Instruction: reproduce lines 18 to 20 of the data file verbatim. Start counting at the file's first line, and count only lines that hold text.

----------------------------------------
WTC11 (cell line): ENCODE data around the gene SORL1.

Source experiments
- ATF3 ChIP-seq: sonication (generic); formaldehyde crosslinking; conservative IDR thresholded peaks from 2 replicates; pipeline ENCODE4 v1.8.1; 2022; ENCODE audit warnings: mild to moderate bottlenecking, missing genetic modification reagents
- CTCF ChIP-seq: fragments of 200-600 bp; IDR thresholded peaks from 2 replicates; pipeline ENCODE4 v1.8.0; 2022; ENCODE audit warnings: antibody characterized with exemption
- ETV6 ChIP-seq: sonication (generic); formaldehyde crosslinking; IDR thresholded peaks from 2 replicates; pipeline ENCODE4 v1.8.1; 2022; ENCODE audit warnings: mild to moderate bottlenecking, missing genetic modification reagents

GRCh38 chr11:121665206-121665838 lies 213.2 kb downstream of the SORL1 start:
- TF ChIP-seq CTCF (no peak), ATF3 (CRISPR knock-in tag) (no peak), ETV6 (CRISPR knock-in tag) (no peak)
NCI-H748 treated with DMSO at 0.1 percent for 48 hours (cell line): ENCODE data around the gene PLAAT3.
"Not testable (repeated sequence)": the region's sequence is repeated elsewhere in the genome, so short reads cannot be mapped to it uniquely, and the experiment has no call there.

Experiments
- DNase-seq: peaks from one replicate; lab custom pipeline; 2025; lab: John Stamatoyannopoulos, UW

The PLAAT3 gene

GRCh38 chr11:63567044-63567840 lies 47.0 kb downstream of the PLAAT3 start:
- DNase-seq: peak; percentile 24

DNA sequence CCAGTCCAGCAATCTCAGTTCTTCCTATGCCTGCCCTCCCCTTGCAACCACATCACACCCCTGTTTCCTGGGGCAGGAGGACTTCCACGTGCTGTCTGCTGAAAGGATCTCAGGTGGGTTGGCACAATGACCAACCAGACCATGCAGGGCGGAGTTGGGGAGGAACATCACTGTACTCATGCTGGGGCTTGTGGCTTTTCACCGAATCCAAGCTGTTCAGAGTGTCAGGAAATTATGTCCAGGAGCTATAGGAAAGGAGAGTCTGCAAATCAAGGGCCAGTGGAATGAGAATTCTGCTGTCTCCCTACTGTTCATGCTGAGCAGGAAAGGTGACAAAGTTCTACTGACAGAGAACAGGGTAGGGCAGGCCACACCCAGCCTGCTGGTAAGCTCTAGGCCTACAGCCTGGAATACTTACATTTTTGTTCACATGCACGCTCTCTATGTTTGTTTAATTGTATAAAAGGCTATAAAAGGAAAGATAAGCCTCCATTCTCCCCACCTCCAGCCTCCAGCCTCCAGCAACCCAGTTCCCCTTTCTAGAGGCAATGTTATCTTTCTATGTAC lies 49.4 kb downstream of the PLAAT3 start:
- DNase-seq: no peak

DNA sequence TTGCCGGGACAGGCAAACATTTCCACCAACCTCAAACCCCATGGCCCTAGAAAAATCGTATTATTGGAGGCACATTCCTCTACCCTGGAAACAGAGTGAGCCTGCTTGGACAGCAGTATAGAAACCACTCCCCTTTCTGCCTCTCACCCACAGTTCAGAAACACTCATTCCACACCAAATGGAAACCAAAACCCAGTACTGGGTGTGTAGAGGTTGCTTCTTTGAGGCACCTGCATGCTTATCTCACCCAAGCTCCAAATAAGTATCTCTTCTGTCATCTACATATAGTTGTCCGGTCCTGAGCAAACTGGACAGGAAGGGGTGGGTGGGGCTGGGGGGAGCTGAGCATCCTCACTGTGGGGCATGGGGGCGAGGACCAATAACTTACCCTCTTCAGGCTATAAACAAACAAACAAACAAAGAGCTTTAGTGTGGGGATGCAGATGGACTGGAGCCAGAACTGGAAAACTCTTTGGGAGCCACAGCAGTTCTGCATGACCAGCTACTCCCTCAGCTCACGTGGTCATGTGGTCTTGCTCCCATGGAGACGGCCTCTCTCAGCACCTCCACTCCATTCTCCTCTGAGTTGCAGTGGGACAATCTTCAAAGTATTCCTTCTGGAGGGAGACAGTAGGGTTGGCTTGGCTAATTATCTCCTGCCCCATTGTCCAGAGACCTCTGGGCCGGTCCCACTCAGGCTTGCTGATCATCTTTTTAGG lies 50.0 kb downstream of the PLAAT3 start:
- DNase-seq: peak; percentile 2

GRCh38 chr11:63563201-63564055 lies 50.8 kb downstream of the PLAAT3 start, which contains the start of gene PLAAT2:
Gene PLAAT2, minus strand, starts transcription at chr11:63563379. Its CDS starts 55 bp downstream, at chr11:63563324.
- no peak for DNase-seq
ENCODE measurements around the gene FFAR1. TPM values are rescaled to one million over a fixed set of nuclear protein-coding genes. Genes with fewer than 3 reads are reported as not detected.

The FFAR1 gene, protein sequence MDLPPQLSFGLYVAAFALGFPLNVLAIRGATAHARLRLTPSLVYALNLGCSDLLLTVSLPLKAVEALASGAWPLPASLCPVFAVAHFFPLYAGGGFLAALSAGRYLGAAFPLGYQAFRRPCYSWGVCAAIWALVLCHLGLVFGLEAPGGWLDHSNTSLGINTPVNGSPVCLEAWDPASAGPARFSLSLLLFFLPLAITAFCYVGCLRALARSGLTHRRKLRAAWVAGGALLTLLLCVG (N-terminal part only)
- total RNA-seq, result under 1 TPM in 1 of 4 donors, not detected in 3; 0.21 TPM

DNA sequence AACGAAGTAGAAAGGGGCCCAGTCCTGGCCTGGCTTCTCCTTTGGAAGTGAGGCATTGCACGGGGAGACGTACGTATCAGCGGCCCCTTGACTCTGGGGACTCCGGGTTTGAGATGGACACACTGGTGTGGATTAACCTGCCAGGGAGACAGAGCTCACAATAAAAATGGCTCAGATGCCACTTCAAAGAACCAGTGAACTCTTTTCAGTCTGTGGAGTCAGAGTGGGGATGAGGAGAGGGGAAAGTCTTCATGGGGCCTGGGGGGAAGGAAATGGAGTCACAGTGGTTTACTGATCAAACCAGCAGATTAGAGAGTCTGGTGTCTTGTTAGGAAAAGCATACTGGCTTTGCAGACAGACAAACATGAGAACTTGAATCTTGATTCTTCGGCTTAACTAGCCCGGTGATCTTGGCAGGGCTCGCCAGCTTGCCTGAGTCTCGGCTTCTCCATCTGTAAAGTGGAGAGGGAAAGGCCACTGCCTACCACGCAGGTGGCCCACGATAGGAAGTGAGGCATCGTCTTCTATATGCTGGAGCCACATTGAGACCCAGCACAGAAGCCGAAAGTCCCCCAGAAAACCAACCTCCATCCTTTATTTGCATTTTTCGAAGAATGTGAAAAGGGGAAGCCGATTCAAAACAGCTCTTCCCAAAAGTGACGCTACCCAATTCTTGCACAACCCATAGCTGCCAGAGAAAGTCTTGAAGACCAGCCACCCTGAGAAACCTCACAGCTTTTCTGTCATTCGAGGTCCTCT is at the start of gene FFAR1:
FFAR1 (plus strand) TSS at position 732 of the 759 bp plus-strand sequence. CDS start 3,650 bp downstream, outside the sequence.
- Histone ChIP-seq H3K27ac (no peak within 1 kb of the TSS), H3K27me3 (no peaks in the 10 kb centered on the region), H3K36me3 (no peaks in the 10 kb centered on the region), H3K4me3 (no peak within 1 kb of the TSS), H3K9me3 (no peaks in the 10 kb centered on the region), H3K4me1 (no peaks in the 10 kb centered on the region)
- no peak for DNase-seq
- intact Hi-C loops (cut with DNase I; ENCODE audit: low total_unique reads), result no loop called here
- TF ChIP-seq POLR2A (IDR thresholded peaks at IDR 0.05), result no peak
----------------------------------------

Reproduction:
- DNase-seq: peak; percentile 2

GRCh38 chr11:63563201-63564055 lies 50.8 kb downstream of the PLAAT3 start, which contains the start of gene PLAAT2:
Gene PLAAT2, minus strand, starts transcription at chr11:63563379. Its CDS starts 55 bp downstream, at chr11:63563324.